In the 1960’s and 1970’s TOMOS’s developmental activity reached its peak in terms of the volume of patents and prototypes. However, during the 1979 – 1980 time frame TOMOS was faced with restrictive environmental standards for the first time. In the 1980’s, TOMOS modernized the entire range of two-wheelers and concentrated on reducing the level of noise and harmful emissions, and increased the rider’s comfort along with a more modern look.

1976 saw the debut of TOMOS in the United States of America through US distributors. These new distributors set up the initial dealer network stateside. There were many European manufacturers who had mopeds in the USA market. The market hit its zenith in 1979 as gas prices were at a premium and shortages were common due to a change in OPEC policy. People started to rethink their consumption of gasoline and looked to more efficient means. The moped surfaced as that alternative reaching over 100 mpg.

The entire range of two-wheelers was again competing globally after the modernization in the 1980’s. The first product from this new range was APN 6 which was introduced in 1981. In 1985, TOMOS launched a new generation of motorcycles, the BT 50 with cast wheels and turn signals. Based on this model, TOMOS ATX 50 C was produced later for off-road use.

Early in 1991, the Republic of Yugoslavia broke up. Slovenia with its close ties to Austria and Italy was first to gain its independence. This brought on new challenges for the company to which were navigated successfully. In 1998, the company was bought out by a large private corporation; Hidria. This move proved to be very successful and beneficial to TOMOS. It allowed for continual improvements in the factory’s future endeavors.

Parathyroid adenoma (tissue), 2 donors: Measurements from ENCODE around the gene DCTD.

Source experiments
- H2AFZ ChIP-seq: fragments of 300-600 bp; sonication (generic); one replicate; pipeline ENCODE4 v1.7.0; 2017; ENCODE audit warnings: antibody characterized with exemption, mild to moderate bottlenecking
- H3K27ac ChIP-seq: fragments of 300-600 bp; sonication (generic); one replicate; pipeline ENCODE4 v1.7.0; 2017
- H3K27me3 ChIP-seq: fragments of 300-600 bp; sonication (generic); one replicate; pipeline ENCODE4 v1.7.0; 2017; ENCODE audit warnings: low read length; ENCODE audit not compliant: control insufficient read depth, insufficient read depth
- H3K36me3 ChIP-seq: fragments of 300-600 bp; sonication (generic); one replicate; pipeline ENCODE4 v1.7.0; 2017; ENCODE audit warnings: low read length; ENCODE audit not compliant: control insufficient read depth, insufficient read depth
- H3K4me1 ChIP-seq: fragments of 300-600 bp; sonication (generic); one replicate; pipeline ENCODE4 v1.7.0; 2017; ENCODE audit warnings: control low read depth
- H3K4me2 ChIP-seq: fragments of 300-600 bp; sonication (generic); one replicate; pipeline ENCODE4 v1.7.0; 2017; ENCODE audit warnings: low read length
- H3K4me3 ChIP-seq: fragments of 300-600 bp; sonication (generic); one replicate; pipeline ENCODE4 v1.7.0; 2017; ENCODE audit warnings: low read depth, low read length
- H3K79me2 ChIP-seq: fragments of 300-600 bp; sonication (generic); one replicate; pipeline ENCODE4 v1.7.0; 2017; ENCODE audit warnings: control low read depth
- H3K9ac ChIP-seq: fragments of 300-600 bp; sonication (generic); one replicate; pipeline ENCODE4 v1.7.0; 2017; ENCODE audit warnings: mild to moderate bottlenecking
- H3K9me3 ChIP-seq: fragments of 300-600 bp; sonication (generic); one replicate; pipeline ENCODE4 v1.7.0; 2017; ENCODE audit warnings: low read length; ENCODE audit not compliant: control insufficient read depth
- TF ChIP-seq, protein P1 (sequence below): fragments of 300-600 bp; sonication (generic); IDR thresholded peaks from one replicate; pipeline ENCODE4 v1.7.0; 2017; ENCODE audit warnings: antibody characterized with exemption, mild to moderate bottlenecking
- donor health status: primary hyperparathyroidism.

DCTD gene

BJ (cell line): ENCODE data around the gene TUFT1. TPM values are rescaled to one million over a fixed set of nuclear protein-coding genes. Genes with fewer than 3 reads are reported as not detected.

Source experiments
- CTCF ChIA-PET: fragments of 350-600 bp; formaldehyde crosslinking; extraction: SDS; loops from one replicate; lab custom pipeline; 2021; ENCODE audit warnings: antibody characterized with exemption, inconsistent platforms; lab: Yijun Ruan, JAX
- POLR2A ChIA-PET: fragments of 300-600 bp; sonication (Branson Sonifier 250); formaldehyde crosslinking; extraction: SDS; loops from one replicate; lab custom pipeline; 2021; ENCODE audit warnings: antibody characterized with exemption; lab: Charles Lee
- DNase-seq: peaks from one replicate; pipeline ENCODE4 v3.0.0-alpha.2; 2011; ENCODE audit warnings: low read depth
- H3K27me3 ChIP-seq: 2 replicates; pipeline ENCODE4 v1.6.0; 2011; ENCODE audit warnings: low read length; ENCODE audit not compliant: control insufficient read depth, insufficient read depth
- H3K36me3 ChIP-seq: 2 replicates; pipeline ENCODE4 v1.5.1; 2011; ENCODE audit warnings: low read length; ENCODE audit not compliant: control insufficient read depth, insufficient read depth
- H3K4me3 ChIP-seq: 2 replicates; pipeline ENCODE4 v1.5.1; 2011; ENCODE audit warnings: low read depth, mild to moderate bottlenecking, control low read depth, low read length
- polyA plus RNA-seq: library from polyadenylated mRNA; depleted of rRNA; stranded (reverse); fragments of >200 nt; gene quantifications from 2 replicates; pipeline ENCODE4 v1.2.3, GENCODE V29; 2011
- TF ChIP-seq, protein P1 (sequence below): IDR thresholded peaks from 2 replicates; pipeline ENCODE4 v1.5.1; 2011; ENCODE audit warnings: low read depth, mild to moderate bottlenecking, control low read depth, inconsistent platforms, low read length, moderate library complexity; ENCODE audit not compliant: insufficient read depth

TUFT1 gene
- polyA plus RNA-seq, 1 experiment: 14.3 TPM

In the 1990’s TOMOS came out with the Sprint, Targa, and Targa LX. The later two were eventually changed to TOMOS ST and TOMOS LX. A new engine was introduced called the A35.

In 2000, TOMOS USA was started in Greenville, South Carolina. The new office and warehouse complex is over 24,000 sq. ft. It was the first time that the factory from Europe took over operations in the USA from American distributors. This decision was made to streamline operations and for the factory to get a better feel for the North American market.

Back in Europe, the factory was focusing on doing more business with some of Europe’s premiere motorcycle brands. Because of TOMOS’s strict adherence to quality, a contract was signed with Germany’s BMW to produce component parts for some of its units. That production continues today from Koper.

In 2004, Slovenia was admitted into the European Union. This move allowed the company to further benefit from a stable currency, trade, and a collective European system.

New models were also introduced during these years such as the MC Off-Road Line, Revival, Streetmate, and Arrow. Complementing these new units was a new family engine called the A55 in 2006. Due to stricter EPA emissions, TOMOS mounted the A55 engine on all of its 2007 models. TOMOS continues to meet or exceed EPA standards and has met the requirements for 2008.

The factory continues to modernize at its original location in Koper, Slovenia to meet new market demands.

Products

Mopeds

Former Yugoslavia

Tomos Automatic
Tomos APN 6
Tomos APN 4
Tomos Alpino
Tomos Hip Hop
Tomos Funsport
Tomos Revival
Tomos Streetmate
Tomos Youngstr
Tomos Flexer










Outboard motors

Tomos 3.5
Tomos 4
Tomos 4.5
Tomos 4.8
Tomos 10
Tomos 18






Cars

Tomos Spaćek

Motorcycles

Tomos Electronic
Tomos CTX 80
Tomos ATX 50

Enduro

Tomos Se 125 F

References



External links